Reviews and Rebuttals of the Plan

A diverse collection of contributors—ranging from retired military brass, to foreign correspondents, to academics—will be voicing their opinions about the president’s newly announced plan for Iraq.

No Surge of Interest
by Aluf Benn

Israel's focus is still on Iran.

TEL AVIV, Israel

Iraq is the most under-reported story in Israel. Though only several hundred miles away, the violent events in Iraq appear to most Israelis as happening on another planet. Israeli officials refrain from talking about the war in Iraq, and therefore, the issue has no domestic political angle. The media reports it as foreign news, treating sectarian violence in Baghdad as some sort of natural disaster, next to stories about floods in China and earthquakes in India.

Saddam Hussein's execution received more attention, but even that unique event appeared to Israelis as curiosity, rather than invoking public discussion. A fierce enemy of the Jewish state, who had fired 39 Scud missiles at Israel during the 1991 Gulf War, Saddam was long forgotten since his ouster. Only Shimon Peres, alone among Israeli officials, congratulated his death penalty. The government kept silent.

Amid this backdrop, it is little wonder that President George W. Bush's major address on Iraq policy, on January 10, attracted only little attention here. Typically self-centered, the Israeli media paid far more attention to breaking news about the coming investigation of Prime Minister Ehud Olmert on corruption allegations. Olmert was on an official visit to Beijing, and none of the traveling reporters even bothered to ask him about Bush's decision to send 20,000 more American troops to Iraq.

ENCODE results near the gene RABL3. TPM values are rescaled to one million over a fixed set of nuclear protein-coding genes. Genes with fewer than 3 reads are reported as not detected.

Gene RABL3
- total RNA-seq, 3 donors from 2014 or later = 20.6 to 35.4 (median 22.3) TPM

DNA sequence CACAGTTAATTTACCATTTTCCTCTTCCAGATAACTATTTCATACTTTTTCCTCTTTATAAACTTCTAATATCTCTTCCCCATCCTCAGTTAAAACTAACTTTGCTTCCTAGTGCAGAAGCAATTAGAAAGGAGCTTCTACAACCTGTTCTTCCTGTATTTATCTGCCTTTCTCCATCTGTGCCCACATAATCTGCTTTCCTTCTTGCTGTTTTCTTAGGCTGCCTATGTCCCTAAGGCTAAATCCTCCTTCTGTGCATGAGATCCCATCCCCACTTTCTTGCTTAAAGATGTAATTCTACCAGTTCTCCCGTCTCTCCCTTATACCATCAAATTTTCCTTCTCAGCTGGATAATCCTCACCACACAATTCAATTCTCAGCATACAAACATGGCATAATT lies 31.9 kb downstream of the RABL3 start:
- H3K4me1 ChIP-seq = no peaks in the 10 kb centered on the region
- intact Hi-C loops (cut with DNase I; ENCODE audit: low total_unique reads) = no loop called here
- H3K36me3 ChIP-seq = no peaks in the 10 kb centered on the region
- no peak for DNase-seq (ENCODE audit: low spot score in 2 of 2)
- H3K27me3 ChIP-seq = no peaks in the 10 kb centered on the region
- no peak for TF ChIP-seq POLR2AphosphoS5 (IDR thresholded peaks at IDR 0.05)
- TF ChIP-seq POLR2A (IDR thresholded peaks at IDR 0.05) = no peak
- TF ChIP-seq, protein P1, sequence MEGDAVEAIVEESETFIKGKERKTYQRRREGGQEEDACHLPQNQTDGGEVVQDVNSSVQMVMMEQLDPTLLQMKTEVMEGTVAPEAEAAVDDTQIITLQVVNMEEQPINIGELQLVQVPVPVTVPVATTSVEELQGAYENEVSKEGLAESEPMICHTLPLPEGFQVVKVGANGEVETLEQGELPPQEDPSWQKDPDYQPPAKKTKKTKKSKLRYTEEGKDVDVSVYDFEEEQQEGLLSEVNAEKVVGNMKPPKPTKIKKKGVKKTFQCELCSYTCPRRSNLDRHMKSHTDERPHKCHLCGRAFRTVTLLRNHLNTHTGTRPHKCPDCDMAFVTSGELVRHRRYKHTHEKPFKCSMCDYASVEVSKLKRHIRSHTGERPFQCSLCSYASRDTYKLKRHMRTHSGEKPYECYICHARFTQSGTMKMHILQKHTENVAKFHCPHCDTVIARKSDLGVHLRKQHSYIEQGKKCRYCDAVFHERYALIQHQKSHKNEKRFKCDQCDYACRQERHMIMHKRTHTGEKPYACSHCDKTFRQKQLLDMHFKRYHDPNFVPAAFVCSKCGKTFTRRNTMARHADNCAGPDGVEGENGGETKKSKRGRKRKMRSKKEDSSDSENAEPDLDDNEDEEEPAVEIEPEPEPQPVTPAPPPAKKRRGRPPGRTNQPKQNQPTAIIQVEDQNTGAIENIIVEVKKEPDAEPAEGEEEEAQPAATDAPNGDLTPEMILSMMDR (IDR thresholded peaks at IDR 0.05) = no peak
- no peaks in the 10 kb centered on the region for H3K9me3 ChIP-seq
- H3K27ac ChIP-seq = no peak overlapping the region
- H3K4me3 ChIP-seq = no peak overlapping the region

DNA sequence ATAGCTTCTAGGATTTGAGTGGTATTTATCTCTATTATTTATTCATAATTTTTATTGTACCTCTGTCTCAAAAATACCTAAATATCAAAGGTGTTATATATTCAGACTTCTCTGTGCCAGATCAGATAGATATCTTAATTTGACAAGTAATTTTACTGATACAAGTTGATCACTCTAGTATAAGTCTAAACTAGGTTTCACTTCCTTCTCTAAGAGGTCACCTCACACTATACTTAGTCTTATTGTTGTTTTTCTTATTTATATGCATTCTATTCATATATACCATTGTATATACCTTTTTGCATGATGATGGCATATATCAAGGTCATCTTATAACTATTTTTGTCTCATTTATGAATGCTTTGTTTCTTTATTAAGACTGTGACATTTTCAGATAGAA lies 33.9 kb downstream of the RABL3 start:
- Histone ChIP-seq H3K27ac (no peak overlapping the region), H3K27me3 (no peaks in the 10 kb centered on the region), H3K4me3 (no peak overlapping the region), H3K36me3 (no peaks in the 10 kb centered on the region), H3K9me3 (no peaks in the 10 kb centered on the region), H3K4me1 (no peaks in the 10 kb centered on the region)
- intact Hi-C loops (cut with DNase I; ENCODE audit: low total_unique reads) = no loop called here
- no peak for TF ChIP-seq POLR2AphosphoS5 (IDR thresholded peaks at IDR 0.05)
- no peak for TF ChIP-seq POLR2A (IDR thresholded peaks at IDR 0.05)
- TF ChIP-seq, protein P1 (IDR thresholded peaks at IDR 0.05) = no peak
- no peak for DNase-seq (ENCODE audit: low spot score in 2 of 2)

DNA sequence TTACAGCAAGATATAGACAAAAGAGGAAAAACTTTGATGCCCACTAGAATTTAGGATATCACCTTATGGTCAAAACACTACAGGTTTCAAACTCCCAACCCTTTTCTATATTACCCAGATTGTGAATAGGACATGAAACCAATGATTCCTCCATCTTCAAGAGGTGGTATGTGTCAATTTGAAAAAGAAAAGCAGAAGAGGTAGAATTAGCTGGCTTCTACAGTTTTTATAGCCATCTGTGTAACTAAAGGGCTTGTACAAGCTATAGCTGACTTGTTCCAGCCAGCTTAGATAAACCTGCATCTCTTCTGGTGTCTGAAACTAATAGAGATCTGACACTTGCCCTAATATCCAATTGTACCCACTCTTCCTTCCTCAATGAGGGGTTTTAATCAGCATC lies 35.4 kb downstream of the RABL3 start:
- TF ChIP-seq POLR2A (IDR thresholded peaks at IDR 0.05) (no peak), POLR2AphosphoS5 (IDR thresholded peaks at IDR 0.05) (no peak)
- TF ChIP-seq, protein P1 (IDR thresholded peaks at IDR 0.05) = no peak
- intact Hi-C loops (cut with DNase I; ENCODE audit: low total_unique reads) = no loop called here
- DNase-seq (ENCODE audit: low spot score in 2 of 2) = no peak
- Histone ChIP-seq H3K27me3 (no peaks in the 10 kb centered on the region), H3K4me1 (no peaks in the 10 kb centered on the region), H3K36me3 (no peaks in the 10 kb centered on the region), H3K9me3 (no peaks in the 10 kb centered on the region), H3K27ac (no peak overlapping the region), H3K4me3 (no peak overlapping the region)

Despite some allegations to the contrary, Israel did not ask America to invade Iraq in 2003. Nevertheless, it was happy with the outcome: it's better to have the American army in Baghdad, however beaten, than Saddam's Republican Guard. Iraq had fought in several Arab-Israeli wars, and its demise reduced the risk of an "eastern front" of large conventional armies facing Israel. Moreover, with American troops fighting Iraqi insurgents, Israel's own military operations in the West Bank and Gaza are better understood and accepted. Former Prime Minister Ariel Sharon blessed the invasion during its first successful months, but when it soured, he ordered Israeli officials to stay away from Iraq. He probably feared that Israel and its allies in Washington would be blamed for the fiasco if they keep talking about it.

Olmert, Sharon's successor, adhered to his former mentor's no-talk policy on Iraq. But last November, when news about possible American withdrawal started floating in anticipation of the Baker-Hamilton report, Olmert broke his silence. Calling on Bush at the White House, Olmert warned publicly against a "hasty American withdrawal" that might undermine the stability of moderate Arab states. His tone echoed the louder "don't-leave" messages from Riyadh and Amman, showing a united front of America's Mideast allies. According to Israeli officials, Bush has privately calmed Olmert and promised to stay in Iraq. However, even the prime minister's warning failed to raise public and media attention in Israel.

Israel's policymakers have a lot of interest in American involvement in the Middle East, but their attention is focused on Iran, not Iraq. Olmert et al., want Bush to do away with Iran's nuclear program, which they view as an unbearable threat to Israel's security. Therefore, they were more interested in the last part of Bush's address, where the president pledged to "work with others to prevent Iran from gaining nuclear weapons and dominating the region." Bush's announcement of sending another aircraft carrier to the Gulf signaled his commitment to stop the Iranian race to the bomb. From Israel's perspective, this was the good news in the president's address.

Aluf Benn is the diplomatic editor of the Israeli daily Ha'aretz and a contributing editor of The National Interest.

Reinforcing Failure?
by Al Webb

LONDON, England.